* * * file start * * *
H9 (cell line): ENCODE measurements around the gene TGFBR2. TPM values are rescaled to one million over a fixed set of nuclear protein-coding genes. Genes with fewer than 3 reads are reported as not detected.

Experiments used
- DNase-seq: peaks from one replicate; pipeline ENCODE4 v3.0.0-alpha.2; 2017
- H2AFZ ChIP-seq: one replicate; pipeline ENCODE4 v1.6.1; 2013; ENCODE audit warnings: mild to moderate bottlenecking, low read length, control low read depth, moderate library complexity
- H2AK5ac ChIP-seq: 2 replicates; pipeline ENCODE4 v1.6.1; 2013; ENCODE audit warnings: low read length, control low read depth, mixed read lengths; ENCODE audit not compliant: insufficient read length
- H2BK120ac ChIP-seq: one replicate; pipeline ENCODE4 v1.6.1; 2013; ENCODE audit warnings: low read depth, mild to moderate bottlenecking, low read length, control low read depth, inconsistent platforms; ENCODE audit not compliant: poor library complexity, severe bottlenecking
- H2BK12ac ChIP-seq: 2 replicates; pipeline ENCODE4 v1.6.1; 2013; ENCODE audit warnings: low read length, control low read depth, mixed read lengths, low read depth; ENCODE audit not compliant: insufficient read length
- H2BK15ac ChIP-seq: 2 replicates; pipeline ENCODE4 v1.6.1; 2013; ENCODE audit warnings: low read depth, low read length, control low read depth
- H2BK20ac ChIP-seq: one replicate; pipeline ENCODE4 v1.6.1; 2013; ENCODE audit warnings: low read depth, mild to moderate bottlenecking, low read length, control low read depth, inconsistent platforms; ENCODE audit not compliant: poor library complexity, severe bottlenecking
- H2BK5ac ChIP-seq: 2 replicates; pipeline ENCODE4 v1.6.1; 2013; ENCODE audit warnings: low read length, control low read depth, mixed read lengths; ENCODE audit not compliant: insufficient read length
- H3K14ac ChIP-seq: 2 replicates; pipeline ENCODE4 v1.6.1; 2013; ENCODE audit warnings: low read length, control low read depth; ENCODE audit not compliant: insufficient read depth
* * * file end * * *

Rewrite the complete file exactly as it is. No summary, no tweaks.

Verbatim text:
H9 (cell line): ENCODE measurements around the gene TGFBR2. TPM values are rescaled to one million over a fixed set of nuclear protein-coding genes. Genes with fewer than 3 reads are reported as not detected.

Experiments used
- DNase-seq: peaks from one replicate; pipeline ENCODE4 v3.0.0-alpha.2; 2017
- H2AFZ ChIP-seq: one replicate; pipeline ENCODE4 v1.6.1; 2013; ENCODE audit warnings: mild to moderate bottlenecking, low read length, control low read depth, moderate library complexity
- H2AK5ac ChIP-seq: 2 replicates; pipeline ENCODE4 v1.6.1; 2013; ENCODE audit warnings: low read length, control low read depth, mixed read lengths; ENCODE audit not compliant: insufficient read length
- H2BK120ac ChIP-seq: one replicate; pipeline ENCODE4 v1.6.1; 2013; ENCODE audit warnings: low read depth, mild to moderate bottlenecking, low read length, control low read depth, inconsistent platforms; ENCODE audit not compliant: poor library complexity, severe bottlenecking
- H2BK12ac ChIP-seq: 2 replicates; pipeline ENCODE4 v1.6.1; 2013; ENCODE audit warnings: low read length, control low read depth, mixed read lengths, low read depth; ENCODE audit not compliant: insufficient read length
- H2BK15ac ChIP-seq: 2 replicates; pipeline ENCODE4 v1.6.1; 2013; ENCODE audit warnings: low read depth, low read length, control low read depth
- H2BK20ac ChIP-seq: one replicate; pipeline ENCODE4 v1.6.1; 2013; ENCODE audit warnings: low read depth, mild to moderate bottlenecking, low read length, control low read depth, inconsistent platforms; ENCODE audit not compliant: poor library complexity, severe bottlenecking
- H2BK5ac ChIP-seq: 2 replicates; pipeline ENCODE4 v1.6.1; 2013; ENCODE audit warnings: low read length, control low read depth, mixed read lengths; ENCODE audit not compliant: insufficient read length
- H3K14ac ChIP-seq: 2 replicates; pipeline ENCODE4 v1.6.1; 2013; ENCODE audit warnings: low read length, control low read depth; ENCODE audit not compliant: insufficient read depth